April 25, 2017

Stephan Talty

Catching a criminal gang red-handed
We talk to Stephan Talty about his new book about a diabolical gang of criminals and the detective determined to take them down, The Black Hand.
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Stephan Talty’s book The Black Hand focuses on Joseph Petrosino, the first Italian police detective sergeant in the U.S, and his obsession with bringing down a deadly secret society of Italian criminals—the Black Hand. With his "Italian Squad" of NYPD cops, Petrosino fought back against the society and their ruthless tactics of extortion, black mail and bombings that exacerbated already tense relations between native-born Americans and Italian immigrants. 

Talty, whose parents immigrated from County Clare, Ireland, is the author of five nonfiction books, and the co-author of A Captain’s Duty with Captain Richard Phillips, a book that was later made into a movie starring Tom Hanks. We contacted Talty at his home in New York to ask him a few questions about the fascinating detective, the echoes of Italian immigrants’ plight in today’s society and more.

You’ve written on a wide variety of historical subjects, from the Dalai Lama to the pirate Captain Henry Morgan. What brought you to Joseph Petrosino and the Black Hand secret society?
I’m drawn to people who achieve things against long odds, often when going up against an entrenched system. For Captain Morgan, it was the Spanish empire. For Petrosino, it was the Black Hand. The fact that my parents were both emigrants (from Ireland) probably played a part, as well. Immigrant stories feel personal to me.

From death threats to social rejection, Petrosino’s life was made incredibly difficult by his position on the police force and his dogged pursuit of the Black Hand. What do you think drove him to go to such lengths in his attempts to bring down the Black Hand?
Petrosino was like many immigrants who came from societies where governance was awful. He fell in love with America; he saw the government and civic life here as a gift. But he knew the number one obstacle to that goal was the American view that Italians were prone to crime. And the Black Hand advertised that in this extraordinarily vivid way. So it wasn’t only the individual murders and acts of extortion that he was fighting against—it was the image of the Italian American as a person who lived outside the law. Petrosino despised that image, and he thought by finishing off the Black Hand, he would be able to show Americans what Italians were truly like. So for him it was a war for the Italian-American soul.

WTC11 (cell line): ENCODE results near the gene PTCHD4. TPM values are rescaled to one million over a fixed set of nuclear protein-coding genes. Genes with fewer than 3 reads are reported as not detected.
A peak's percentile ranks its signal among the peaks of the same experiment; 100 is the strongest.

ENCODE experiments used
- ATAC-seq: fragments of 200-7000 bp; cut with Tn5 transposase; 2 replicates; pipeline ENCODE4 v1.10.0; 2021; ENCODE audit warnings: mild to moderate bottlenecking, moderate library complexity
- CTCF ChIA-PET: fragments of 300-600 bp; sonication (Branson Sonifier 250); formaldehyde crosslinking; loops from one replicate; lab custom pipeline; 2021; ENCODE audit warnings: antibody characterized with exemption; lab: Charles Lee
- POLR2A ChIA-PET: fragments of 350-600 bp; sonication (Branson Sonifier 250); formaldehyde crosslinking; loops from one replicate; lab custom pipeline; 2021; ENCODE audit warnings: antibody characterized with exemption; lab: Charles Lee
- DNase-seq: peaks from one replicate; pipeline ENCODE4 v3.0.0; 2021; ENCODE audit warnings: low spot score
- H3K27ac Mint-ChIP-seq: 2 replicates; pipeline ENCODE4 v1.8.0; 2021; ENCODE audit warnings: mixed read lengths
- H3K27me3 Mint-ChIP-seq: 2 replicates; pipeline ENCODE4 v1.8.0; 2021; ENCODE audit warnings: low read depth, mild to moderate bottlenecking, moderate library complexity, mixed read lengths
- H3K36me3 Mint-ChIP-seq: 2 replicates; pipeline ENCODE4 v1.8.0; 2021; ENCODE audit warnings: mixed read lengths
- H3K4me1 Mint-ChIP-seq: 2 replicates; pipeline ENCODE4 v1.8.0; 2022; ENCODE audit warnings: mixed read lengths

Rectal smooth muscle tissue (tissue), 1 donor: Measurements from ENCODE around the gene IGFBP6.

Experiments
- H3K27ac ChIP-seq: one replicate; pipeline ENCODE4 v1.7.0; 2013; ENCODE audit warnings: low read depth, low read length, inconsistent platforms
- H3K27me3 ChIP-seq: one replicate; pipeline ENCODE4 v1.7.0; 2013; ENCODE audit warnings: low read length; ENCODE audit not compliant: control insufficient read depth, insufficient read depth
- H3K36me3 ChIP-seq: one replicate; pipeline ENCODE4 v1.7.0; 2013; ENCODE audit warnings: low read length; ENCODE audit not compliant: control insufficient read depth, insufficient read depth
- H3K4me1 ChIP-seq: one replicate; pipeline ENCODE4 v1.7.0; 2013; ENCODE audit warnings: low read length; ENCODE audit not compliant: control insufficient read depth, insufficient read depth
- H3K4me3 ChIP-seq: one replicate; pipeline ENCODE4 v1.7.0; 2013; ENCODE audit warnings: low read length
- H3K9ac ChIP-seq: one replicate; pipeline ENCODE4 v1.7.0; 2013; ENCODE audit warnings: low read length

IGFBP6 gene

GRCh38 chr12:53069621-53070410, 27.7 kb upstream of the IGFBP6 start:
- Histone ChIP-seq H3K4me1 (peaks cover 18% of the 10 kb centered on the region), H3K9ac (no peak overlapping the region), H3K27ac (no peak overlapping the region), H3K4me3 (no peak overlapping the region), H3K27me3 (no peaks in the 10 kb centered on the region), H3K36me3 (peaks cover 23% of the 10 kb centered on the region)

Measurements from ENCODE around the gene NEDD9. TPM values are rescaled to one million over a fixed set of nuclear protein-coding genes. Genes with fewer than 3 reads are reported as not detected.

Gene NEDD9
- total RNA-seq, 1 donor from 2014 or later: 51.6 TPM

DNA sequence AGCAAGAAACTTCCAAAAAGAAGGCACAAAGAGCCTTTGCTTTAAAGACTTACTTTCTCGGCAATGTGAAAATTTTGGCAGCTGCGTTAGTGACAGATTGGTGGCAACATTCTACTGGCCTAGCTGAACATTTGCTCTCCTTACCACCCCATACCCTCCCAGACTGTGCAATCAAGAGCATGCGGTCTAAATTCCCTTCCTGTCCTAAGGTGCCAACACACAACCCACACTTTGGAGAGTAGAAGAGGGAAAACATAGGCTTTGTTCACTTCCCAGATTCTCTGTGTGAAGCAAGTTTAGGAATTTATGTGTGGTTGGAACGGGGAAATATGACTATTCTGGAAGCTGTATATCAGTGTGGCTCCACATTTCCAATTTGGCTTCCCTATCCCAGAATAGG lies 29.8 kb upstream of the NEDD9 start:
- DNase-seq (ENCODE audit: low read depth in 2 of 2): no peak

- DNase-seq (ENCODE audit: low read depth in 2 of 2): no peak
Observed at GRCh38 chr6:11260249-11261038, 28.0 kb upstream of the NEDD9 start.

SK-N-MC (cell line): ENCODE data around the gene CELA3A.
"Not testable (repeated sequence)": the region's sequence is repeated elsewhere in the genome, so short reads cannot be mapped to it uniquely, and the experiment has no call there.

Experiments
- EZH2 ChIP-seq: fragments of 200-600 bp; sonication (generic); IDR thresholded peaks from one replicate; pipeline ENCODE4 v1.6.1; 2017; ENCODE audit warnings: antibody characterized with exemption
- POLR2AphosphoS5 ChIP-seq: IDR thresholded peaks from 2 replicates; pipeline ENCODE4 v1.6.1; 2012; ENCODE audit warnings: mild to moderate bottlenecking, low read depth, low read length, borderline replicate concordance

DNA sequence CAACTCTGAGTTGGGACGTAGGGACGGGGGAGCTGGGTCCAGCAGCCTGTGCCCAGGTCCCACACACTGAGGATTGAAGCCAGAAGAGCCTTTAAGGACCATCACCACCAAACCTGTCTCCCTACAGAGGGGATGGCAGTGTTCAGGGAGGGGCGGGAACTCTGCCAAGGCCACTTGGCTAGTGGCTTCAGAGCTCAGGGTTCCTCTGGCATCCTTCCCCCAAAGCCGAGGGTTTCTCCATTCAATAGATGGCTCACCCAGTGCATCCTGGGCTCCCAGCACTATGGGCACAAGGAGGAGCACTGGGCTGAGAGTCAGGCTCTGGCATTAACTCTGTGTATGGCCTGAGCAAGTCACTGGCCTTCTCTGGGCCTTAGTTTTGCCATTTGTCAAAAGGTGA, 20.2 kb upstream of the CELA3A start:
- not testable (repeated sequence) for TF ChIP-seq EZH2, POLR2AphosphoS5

The terror of the Black Hand fed into a deep fear of immigrants in America. Because of the Black Hand’s criminal activity, many people believed that all Italian immigrants were violent. Do you see any parallels between this 20th-century panic and the state of America’s view on immigration today?
I do. There are several patterns that you see again and again in how America sees immigrants. There’s often a belief that the new citizens still hold on to loyalties to foreign entities. With the Irish, it was the Pope. John F. Kennedy had to address this in his presidential campaign. For Italians in the early 1900s, it was secret societies, or what one journalist called the “alta Mafia,” the high Mafia. Some Americans really believed that a criminal mastermind in Naples would snap his fingers and his underlings in the U.S. would leap into action. The same thing is happening with Muslims—many people doubt their loyalty to the country and think that when push comes to shove, faith will trump patriotism. But that’s been proved wrong time and time again.

Petrosino was brilliant—a skilled detective, a master of disguise, a delightful dinner companion, an incorruptible cop and a patriot with a true desire to see justice done. With all these gifts, what do you think his greatest flaw was?
That’s a great question. He had small flaws that cut down on his effectiveness. He found it hard to trust people at first, in part, I think, because of the abuse he’d suffered as one of the few Italians in the largely Irish NYPD. He didn’t understand that other people found it difficult to be as physically brave as he was; he grew so angry at Black Hand victims who refused to testify that it’s a miracle he didn’t have a heart attack at some point in his career. But what hurt him the most was overconfidence at the end—he’d survived so many threats in New York that I think he went to Italy overestimating how untouchable he was.

Sensationalist tabloids helped spread the terror of the Black Hand. Do you see similar events unfolding in the press today?